The idea for taking veterans benefits information “to the people” originated in late 1965 when it became apparent that many veterans, widows, widowers, and family members in the Columbus area who needed information on VA benefits were unaware of what benefits were available.

First, consideration was given to locating several claims counselors from the Georgia Department of Veterans Service at a central point in Columbus to answer questions posed by veterans and their families. It was quickly concluded that information about other benefits other than just VA benefits was needed. It was decided to involve every state, federal, and local agency which had any dealings whatsoever with the veteran population and bring them together under one roof to provide a central point for information and service.

The objective was to place experts in one location so a veteran could get what was needed, and then get whatever assistance was required to actually file claims.

In addition to the Department of Veterans Service and what was then the Veterans Administration, 18 other governmental agencies charged with administering programs directly or indirectly related to veterans affairs had representatives present.

In January of 1966, with the generous cooperation of the Columbus area news media and City officials, the first one-day counseling service for veterans, widows, widowers, and family members ever held in the United States was conducted with astounding success.

Over 5,000 people made inquiries during the nine-hour period. Those attending ranged from a 90-year-old Spanish War widow to the teenage widow of an American killed in Vietnam. Over 4,000 claims were filed on the spot during that first “Supermarket.”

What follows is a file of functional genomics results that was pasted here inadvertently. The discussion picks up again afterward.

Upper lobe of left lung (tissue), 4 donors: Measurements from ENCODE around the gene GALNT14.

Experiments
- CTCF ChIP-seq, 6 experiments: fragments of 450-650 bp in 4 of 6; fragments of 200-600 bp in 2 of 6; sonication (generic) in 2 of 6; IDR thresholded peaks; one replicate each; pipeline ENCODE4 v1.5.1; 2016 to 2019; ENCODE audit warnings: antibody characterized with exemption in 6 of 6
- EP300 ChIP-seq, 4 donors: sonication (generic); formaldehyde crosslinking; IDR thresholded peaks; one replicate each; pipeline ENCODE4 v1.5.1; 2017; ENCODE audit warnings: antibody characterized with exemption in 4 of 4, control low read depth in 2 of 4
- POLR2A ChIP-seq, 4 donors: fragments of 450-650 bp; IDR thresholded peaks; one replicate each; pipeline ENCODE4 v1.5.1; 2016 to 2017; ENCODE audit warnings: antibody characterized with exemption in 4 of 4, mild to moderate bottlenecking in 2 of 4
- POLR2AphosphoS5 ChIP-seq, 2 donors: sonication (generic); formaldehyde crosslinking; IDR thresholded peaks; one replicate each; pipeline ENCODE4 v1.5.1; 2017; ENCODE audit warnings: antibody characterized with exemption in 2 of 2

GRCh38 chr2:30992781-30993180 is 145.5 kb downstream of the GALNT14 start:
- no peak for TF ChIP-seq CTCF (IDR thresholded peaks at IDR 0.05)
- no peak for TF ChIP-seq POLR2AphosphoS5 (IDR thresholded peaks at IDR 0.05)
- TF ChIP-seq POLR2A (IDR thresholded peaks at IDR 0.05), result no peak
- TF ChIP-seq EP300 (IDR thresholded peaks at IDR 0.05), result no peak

A few months later another “Supermarket” was held in Augusta.

Again, excellent new media participation and cooperation by city officials netted gratifying results. Over 4,000 inquiries were made. By this time, Washington officials had received word on how Georgia was assisting its veterans and were on hand to observe the Augusta event.

Since that first “Supermarket” in Columbus and the second one in Augusta, the Georgia Department of Veterans Service has staged phenomenally successful programs in Albany, Athens, Atlanta, Brunswick, Canton, Dalton, Gainesville, Griffin, Rome, Macon, Savannah, Valdosta, and Waycross.

The department frequently receives inquiries from other states on how to conduct such programs. And several states, following the format developed by the Georgia Department of Veterans Service, have staged successful programs of their own.

Experience from these one-day counseling sessions has clearly demonstrated that there are many veterans, widows, widowers, and family dependents who do not know what benefits they are entitled for having served their country in a time of need.

Since the department originated this program in Columbus in 1966, more than 165,000 veterans, active-duty military members, and their dependents have attended.

Through these annual “Supermarket” programs, the Georgia Department of Veterans Service, in cooperation with all the participating state, federal, and local agencies, augments its program of informing Georgia veterans.